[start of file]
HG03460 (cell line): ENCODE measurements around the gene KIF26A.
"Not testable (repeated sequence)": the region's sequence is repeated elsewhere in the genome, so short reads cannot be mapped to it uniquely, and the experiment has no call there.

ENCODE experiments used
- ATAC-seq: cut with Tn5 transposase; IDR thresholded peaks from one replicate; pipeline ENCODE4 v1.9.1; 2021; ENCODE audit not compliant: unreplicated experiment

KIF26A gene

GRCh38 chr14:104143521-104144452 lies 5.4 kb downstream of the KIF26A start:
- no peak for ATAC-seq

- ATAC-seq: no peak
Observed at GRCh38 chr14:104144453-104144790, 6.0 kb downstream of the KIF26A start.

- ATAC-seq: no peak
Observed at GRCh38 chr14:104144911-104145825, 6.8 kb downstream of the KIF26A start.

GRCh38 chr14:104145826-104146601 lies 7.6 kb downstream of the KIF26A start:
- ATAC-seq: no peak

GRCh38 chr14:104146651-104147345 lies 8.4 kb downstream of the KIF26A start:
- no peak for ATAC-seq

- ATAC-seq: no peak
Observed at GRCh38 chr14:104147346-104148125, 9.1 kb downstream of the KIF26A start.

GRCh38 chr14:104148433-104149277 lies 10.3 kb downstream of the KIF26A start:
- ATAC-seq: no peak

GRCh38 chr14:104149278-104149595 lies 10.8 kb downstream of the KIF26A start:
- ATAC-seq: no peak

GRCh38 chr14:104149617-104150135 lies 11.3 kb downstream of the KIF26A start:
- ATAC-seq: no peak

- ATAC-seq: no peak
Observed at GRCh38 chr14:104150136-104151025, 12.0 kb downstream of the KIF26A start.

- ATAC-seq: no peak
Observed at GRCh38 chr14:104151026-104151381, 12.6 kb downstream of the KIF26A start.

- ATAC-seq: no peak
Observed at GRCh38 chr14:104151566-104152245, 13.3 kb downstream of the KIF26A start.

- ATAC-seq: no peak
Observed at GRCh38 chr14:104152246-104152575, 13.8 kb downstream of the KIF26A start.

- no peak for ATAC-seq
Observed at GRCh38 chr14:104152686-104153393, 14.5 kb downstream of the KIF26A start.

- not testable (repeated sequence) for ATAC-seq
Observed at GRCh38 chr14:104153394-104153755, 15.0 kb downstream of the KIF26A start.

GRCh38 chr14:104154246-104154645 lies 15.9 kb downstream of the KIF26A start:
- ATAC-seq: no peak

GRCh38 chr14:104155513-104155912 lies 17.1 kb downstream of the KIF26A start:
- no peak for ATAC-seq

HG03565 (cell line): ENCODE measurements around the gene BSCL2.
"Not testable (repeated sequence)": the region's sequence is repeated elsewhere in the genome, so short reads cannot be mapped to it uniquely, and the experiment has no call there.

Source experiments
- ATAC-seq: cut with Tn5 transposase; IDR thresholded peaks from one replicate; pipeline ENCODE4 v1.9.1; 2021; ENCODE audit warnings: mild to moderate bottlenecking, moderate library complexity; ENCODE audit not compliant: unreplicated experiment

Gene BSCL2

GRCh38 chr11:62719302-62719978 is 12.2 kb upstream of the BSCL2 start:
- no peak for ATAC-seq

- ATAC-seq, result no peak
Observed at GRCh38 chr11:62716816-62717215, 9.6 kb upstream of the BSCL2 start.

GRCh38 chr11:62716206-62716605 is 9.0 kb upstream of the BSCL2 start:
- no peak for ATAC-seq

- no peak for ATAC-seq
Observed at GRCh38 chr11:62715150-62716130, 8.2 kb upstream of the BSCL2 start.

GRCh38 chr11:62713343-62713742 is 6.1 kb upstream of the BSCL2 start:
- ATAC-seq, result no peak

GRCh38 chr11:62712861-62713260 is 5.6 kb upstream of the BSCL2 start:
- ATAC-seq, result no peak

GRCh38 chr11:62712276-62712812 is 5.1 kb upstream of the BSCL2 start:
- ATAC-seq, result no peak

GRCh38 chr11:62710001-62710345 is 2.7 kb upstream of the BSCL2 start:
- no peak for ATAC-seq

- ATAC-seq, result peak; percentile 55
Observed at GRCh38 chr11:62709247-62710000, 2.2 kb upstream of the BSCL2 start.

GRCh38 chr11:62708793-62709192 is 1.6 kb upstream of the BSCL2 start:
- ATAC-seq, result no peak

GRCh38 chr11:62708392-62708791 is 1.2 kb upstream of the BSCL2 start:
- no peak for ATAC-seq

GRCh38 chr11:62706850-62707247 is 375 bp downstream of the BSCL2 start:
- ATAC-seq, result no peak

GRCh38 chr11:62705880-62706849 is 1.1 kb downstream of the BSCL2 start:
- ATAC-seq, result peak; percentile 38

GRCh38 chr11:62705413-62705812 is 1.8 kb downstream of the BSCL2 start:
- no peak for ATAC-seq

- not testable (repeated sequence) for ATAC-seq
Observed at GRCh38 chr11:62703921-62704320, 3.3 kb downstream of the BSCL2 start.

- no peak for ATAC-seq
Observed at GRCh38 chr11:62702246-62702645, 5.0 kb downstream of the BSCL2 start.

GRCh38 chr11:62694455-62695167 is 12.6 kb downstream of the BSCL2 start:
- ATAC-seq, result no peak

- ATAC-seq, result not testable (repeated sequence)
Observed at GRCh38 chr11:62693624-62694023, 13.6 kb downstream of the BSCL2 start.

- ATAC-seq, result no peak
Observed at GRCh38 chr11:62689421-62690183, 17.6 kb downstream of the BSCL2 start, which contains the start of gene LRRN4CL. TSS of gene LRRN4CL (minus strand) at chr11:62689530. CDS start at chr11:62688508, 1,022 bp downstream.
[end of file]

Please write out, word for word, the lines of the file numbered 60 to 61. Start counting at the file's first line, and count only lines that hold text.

- no peak for ATAC-seq

- ATAC-seq, result peak; percentile 55